Weaning age for beef calf?

Discussion in 'Cattle' started by JeffNY, Nov 29, 2005.

  1. JeffNY

    JeffNY Seeking Type

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    One other way to wean a calf which I never tried, only saw the little thing. Is this nose tag of sorts, it prevents the calf from nursing, and in turn weans the calf without the seperation anxiety. But weaning a calf from its mother through a fence I have heard is the least stressfull.


    Jeff
     
  2. Ken Scharabok

    Ken Scharabok In Remembrance

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    Afer a calf reaches about 200 pounds milk is just a supplement to it. By that time it should be eating forage and hay and drinking water nicely. Mom is then as much of a pacifier as anything else.

    Sound like as soon as the cow is gone and it is turned back into the herd it will find a substitute mom.
     

  3. Jennifer L.

    Jennifer L. Well-Known Member Supporter

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    At five months a dairy cow has given over half of her milk already (4 months is the halfway point) so a beefer that traditionally is a shorter season cow will have gone past that, even. You can sell the cow anytime and the calf should go on quite well.

    Jennifer
     
  4. Oxankle

    Oxankle Well-Known Member

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    You are about 60 days short of the full nursing period. Around 210 days is when most beef men wean--though some calves will be older, some younger.

    Weaning at 5 months the worse you will get is a little grass belly on the calf and a slower rate of growth.

    Ox
     
  5. angus_guy

    angus_guy Well-Known Member

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    I wean mine at about 7-8 months depending on the shape of the cow if the calf is sucking the cow down (her physical appearance) then I wean after 7 months otherwise I will go to 8
     
  6. tresieg3

    tresieg3 Active Member

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    WOW WE HAD BLACK ANGUS UP NORTH AND WE WEANED THEM AT 3 MONTHS
    AT THE OLDEST,MOST WAS WEANED AT 2 MONTHS.NEVER HAD PROBLEM. :happy:

     
  7. rj_in_MA

    rj_in_MA Well-Known Member

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    Thanks all for the replies.
    What would be the reason for waiting 7 or 8 months, maximum fattening? Am I really risking much by pulling her off at 5 months?
    -rj
     
  8. Oxankle

    Oxankle Well-Known Member

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    At 7 months of age the calf has a fully developed digestive system of its own and the milk is no more than additional protein.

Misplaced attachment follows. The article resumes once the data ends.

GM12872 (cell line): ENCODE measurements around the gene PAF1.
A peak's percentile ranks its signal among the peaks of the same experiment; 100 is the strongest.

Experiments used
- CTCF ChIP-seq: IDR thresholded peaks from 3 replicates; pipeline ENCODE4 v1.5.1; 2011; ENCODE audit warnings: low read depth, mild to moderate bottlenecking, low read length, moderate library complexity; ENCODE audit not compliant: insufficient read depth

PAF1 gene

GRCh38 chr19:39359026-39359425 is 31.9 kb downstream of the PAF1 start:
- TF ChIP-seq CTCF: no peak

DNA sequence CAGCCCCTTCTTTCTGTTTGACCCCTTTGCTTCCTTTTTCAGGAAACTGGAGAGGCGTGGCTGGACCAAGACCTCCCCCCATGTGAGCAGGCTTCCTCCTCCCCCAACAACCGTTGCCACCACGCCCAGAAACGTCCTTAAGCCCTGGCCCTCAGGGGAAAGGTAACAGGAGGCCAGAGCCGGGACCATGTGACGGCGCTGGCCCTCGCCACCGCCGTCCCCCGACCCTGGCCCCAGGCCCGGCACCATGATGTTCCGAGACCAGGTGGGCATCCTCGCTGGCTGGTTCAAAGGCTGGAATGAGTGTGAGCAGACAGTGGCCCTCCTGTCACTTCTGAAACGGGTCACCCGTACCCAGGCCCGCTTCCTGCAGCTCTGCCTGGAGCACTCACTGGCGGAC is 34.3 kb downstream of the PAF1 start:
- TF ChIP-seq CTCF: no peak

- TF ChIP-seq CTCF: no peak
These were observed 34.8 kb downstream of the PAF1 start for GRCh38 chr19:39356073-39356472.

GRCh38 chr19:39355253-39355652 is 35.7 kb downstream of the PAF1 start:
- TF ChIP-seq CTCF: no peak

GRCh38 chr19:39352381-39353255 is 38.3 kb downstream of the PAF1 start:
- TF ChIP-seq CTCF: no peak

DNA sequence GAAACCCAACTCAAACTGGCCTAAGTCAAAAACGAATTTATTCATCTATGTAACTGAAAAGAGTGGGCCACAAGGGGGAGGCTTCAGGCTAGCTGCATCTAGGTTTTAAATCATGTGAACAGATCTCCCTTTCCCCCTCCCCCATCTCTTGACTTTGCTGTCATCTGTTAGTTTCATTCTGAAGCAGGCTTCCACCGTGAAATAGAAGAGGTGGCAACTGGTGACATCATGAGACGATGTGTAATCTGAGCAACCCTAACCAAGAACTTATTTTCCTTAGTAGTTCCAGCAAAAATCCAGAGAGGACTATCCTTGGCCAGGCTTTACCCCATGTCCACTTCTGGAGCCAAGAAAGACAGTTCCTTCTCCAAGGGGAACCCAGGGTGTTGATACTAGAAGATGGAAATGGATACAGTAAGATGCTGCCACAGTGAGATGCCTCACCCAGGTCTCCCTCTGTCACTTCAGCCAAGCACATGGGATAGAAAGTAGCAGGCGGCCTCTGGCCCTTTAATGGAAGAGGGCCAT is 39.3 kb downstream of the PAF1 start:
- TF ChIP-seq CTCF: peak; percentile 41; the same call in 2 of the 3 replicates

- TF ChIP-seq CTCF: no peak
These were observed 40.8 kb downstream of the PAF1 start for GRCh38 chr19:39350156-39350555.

Pulling the calf off the cow at 210 days gives the calf maximum boost with about three to four months recovery time for the cow before her next parturition.

    Some farmers in areas with rich pastures and young cattle leave the calves on until the cows kick them off before the next calf arrives. Not a good practice as some cows will not kick off last-years calf.

    Calves pulled off very early often develop what is called "grass belly". They get a bloated look, their hair is rough and they just look unkempt, unthrifty. Whether this can be offset by creep feeding protein I do not know, but I never heard of a beef producer pulling calves off at two months. The cow certainly is not being used to her full potential if this is done.
    Ox
     
  9. unioncreek

    unioncreek Well-Known Member Supporter

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    We wean around 6 month old. We seperate the cows and calves in the same pasture with 3 wire electric fence. Usually as long as they can see each other and hang around together it only takes about a day for them to quit bawling. I wouldn't think of weaning at less than 5 month if a cow is still on pasture and doing good. You're getting cheap feed as long as that calf is sucking, it would cost you more in feed by weaning early.

    Bobg
     
  10. Celtic Herritag

    Celtic Herritag Celtic Heritage Farms

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    Separate them in the daytime making sure that they have nose to nose contact (it's been proven to lower stress on the calf and cow) and then turn the calf back in at night with her. It'll help her dry off and the calf won't get sick from worrying himself. Over the week lower the time the calf is let out, taking away an hour about every 2 days. It is also advisable to give the calf 2 weeks to a month free from extra handling or managment ie. castration, branding, tagging, so that he can "recover". Good luck with the epic.
     
  11. JulieLou42

    JulieLou42 Well-Known Member

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    My cow kicked the calf off at about 8 months. They were never separated, tho' It was the first that she ever nursed. I'm not sure she liked having a calf on her as she lost her first calf in '03 and I milked her twice a day for nearly 8 months.

    This year, I sold the calf inside 12 hours and provided cow's milk for 3 weeks.

    Just finished this year's 4 months of milking yesterday, after milking just once daily for past 4 weeks. Injured my knee, and we've got our first REAL snow at nearly 10" over the past 24 hours, plus I woke up with a sinus headache today that drug me way down. She's producing just about 1.5 gal. per milking, so I'm not worried much about mastitis...we've done this before without trouble.

    She's been manuring her bag really bad the past week to where it's been taking 4-6 towels to get her clean, and manuring in her stanchion, too. So, I figure she was trying to tell me something with her body language! :happy: